Like a lot of parasites, this one has a somewhat screwy and complex life cycle. Adult worms live in the kidneys of various mammals, particularly mink. The worms lay eggs that are passed in urine. If the eggs end up in water, embryos form inside them If embryonated eggs are eaten by an intermediate host (an earthworm), larvae hatch and mature. If the infected earthworm is then be eaten by a mammal like a dog, or first eaten by a frog or fish (a paratenic host) that is then eaten by a dog, the parasite goes on a “road trip” around the body and usually ends up in the kidney (most commonly the right kidney), where it’s now completed its life cycle. However, since worms can grow up to 50 cm long and kidneys aren’t very big, the adult worms can destroy the kidney in the process.

Sometimes these worms are just an incidental finding that’s detected when imaging the kidney or abdomen for some other reason, or (as in this case) they’re seen directly during surgery, but otherwise don’t seem to be causing a problem. Sometimes the worms destroy one of the kidneys. Rarely, they cause damage in other areas of the body. The treatment of choice is physically removing the worm. That’s easy if it’s swimming around the abdomen. If it’s destroyed one kidney, the whole kidney gets taken out. If there are worms in both kidneys, then the animal is in trouble. Just like people, a dog can live happily with one healthy kidney, but zero kidneys isn’t an option.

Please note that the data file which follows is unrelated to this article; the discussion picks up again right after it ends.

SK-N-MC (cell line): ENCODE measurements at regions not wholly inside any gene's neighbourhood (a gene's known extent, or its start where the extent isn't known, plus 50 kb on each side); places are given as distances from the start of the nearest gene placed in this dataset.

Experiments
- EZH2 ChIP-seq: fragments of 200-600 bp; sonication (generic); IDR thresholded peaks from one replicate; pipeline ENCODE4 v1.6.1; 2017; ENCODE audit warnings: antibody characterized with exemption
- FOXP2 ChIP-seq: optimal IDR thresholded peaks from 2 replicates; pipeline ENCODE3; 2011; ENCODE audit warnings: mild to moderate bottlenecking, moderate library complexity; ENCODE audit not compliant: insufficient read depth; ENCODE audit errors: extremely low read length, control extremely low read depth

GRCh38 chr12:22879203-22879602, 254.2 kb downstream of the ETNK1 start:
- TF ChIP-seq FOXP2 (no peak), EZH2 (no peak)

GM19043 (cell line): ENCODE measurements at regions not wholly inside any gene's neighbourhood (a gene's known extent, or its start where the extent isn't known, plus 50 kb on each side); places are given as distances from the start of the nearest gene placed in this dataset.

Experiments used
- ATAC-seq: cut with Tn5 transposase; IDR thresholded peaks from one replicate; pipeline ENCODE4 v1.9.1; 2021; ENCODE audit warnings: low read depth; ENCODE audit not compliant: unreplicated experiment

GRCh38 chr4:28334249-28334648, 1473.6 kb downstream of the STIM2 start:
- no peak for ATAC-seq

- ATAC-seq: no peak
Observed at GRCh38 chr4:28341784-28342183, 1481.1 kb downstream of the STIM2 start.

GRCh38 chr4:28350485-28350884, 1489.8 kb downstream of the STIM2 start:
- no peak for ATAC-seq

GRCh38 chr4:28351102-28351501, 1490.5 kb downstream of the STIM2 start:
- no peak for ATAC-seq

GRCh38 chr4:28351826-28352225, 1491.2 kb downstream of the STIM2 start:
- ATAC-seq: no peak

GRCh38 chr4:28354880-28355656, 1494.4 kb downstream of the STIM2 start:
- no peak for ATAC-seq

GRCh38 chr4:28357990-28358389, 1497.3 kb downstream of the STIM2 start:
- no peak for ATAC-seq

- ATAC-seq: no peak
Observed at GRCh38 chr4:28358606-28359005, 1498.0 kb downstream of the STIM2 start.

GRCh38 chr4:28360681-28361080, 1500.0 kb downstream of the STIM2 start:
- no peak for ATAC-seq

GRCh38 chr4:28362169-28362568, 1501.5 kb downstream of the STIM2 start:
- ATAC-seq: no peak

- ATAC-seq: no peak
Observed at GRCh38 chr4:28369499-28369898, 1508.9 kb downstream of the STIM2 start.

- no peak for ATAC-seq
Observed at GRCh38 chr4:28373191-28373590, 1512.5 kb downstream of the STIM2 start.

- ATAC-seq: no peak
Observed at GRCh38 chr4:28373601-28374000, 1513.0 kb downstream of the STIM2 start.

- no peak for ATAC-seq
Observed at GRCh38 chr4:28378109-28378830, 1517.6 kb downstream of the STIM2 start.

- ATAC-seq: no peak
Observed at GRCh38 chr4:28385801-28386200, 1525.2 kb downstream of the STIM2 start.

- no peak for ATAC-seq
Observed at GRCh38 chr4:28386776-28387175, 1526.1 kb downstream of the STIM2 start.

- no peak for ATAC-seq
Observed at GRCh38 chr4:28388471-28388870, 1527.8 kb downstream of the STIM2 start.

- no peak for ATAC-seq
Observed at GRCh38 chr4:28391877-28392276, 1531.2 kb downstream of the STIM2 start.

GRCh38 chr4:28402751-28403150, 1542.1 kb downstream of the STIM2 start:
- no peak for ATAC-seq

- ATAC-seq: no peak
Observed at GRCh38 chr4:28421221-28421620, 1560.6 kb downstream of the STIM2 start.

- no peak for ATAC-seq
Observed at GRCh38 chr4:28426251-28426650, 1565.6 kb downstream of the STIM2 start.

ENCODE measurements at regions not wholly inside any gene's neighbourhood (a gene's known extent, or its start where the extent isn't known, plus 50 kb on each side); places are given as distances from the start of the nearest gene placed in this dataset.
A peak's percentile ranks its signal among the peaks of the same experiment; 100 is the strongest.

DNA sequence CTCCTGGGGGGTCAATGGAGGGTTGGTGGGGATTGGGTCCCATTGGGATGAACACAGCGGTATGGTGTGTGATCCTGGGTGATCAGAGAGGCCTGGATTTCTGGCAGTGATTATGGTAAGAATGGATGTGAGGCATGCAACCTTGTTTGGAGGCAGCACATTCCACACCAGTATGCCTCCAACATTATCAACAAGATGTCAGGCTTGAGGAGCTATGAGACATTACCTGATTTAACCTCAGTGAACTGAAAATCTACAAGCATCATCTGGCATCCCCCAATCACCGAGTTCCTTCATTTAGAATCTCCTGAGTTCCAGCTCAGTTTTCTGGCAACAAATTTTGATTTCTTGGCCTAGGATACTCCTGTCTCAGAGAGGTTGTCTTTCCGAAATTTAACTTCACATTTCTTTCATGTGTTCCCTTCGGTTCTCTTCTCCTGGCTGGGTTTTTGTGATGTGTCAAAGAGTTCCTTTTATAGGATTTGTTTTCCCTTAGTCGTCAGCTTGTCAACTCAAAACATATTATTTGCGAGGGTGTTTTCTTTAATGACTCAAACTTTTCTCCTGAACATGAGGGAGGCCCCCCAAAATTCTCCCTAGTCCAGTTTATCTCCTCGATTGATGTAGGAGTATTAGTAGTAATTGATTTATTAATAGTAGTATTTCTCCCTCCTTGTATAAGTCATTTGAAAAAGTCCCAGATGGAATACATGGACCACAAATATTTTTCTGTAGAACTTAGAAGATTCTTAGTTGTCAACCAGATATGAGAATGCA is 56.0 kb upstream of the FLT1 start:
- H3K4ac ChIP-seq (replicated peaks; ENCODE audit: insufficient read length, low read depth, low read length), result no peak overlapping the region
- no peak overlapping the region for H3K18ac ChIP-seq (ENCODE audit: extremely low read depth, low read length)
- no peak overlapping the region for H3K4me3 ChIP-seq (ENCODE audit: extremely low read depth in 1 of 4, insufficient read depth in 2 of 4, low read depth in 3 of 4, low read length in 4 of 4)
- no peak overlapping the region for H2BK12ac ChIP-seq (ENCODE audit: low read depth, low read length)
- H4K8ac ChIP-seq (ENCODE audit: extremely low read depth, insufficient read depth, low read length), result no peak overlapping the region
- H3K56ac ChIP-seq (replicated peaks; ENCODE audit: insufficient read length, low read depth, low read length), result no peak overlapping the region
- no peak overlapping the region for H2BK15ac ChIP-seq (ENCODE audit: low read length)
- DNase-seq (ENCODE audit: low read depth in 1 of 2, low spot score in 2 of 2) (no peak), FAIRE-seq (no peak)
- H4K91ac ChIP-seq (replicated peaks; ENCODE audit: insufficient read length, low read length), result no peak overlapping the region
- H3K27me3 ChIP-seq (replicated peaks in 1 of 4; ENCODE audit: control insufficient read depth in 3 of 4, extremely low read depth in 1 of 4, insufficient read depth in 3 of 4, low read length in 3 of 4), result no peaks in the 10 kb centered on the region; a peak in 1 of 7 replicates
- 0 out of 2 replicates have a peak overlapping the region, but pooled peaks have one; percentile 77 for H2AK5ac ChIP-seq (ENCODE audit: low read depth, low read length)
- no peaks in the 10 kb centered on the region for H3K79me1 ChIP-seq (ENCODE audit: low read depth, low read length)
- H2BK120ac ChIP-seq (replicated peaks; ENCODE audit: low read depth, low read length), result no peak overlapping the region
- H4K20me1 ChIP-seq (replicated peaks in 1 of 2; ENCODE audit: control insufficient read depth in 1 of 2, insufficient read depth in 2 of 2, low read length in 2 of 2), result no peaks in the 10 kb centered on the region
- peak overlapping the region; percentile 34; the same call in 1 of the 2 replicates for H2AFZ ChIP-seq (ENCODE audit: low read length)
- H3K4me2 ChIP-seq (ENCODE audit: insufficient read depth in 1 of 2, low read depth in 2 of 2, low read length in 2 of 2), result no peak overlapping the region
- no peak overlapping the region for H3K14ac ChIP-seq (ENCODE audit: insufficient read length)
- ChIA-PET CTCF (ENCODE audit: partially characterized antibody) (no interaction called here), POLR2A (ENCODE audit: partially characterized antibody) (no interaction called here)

For most people, there’s no risk of their dog being exposed to this parasite. The parasite is present internationally, but the risk tends to be focused in specific geographic areas. In Canada, most of the cases I deal with are from Manitoba and northwestern Ontario. People who live in areas where D. renale exists need to be aware of it and try to prevent their dog from eating frogs or fish, or earthworms. That’s easier said than done, though, because as many people know, if a dog has a tendency to eat things like that, it can be hard to stop it. It’s also important for people who move or adopt dogs from endemic regions – and their veterinarians – to be aware of the potential for dogs to be infected with this parasite.  (This is also a reminder that a rescue dog doesn’t need to come from outside of Canada to be at risk of some unusual diseases.)

Are people at risk for infection with D. renale?

  • Yes, but not from infected dogs. People can get infected by eating the same kinds of animals that can result in infection in dogs (e.g. fish, frogs). Human infections are rare, but occur in areas where the parasite is endemic (especially when freshwater fish are a core component of the diet, and they may not always be thoroughly cooked).

Below is an old video of giant kidney worm removal (if you’re squeamish, don’t watch when eating lunch).  You can also click here for a slightly shorter, possibly more digestible and more recent video (also from the Ontario Veterinary College) of a similar case of D. renale removal in a dog.